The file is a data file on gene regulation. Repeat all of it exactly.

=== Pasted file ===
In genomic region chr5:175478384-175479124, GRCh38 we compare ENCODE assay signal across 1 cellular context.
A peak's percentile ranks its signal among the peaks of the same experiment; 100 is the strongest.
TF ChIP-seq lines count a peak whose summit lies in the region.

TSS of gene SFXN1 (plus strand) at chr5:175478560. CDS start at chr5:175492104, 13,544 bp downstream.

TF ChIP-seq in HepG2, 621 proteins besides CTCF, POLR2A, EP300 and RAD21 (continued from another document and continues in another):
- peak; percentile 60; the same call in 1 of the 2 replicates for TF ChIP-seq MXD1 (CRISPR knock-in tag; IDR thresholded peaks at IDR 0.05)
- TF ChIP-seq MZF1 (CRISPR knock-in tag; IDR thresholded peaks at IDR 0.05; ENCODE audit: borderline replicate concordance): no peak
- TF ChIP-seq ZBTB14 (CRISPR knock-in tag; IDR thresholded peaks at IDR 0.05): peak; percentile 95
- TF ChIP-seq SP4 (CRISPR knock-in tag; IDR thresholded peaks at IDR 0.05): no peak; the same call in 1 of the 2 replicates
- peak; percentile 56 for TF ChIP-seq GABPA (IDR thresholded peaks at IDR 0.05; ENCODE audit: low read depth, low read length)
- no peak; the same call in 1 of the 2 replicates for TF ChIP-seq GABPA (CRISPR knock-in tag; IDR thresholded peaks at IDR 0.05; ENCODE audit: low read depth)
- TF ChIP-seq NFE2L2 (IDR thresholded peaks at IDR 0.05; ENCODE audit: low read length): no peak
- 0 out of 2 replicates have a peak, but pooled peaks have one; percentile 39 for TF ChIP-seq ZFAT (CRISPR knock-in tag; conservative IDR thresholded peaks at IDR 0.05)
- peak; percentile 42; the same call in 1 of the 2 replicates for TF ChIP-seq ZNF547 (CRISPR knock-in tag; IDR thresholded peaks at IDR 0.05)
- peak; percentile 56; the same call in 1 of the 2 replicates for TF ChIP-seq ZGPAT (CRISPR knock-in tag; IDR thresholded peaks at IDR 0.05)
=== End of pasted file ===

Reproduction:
In genomic region chr5:175478384-175479124, GRCh38 we compare ENCODE assay signal across 1 cellular context.
A peak's percentile ranks its signal among the peaks of the same experiment; 100 is the strongest.
TF ChIP-seq lines count a peak whose summit lies in the region.

TSS of gene SFXN1 (plus strand) at chr5:175478560. CDS start at chr5:175492104, 13,544 bp downstream.

TF ChIP-seq in HepG2, 621 proteins besides CTCF, POLR2A, EP300 and RAD21 (continued from another document and continues in another):
- peak; percentile 60; the same call in 1 of the 2 replicates for TF ChIP-seq MXD1 (CRISPR knock-in tag; IDR thresholded peaks at IDR 0.05)
- TF ChIP-seq MZF1 (CRISPR knock-in tag; IDR thresholded peaks at IDR 0.05; ENCODE audit: borderline replicate concordance): no peak
- TF ChIP-seq ZBTB14 (CRISPR knock-in tag; IDR thresholded peaks at IDR 0.05): peak; percentile 95
- TF ChIP-seq SP4 (CRISPR knock-in tag; IDR thresholded peaks at IDR 0.05): no peak; the same call in 1 of the 2 replicates
- peak; percentile 56 for TF ChIP-seq GABPA (IDR thresholded peaks at IDR 0.05; ENCODE audit: low read depth, low read length)
- no peak; the same call in 1 of the 2 replicates for TF ChIP-seq GABPA (CRISPR knock-in tag; IDR thresholded peaks at IDR 0.05; ENCODE audit: low read depth)
- TF ChIP-seq NFE2L2 (IDR thresholded peaks at IDR 0.05; ENCODE audit: low read length): no peak
- 0 out of 2 replicates have a peak, but pooled peaks have one; percentile 39 for TF ChIP-seq ZFAT (CRISPR knock-in tag; conservative IDR thresholded peaks at IDR 0.05)
- peak; percentile 42; the same call in 1 of the 2 replicates for TF ChIP-seq ZNF547 (CRISPR knock-in tag; IDR thresholded peaks at IDR 0.05)
- peak; percentile 56; the same call in 1 of the 2 replicates for TF ChIP-seq ZGPAT (CRISPR knock-in tag; IDR thresholded peaks at IDR 0.05)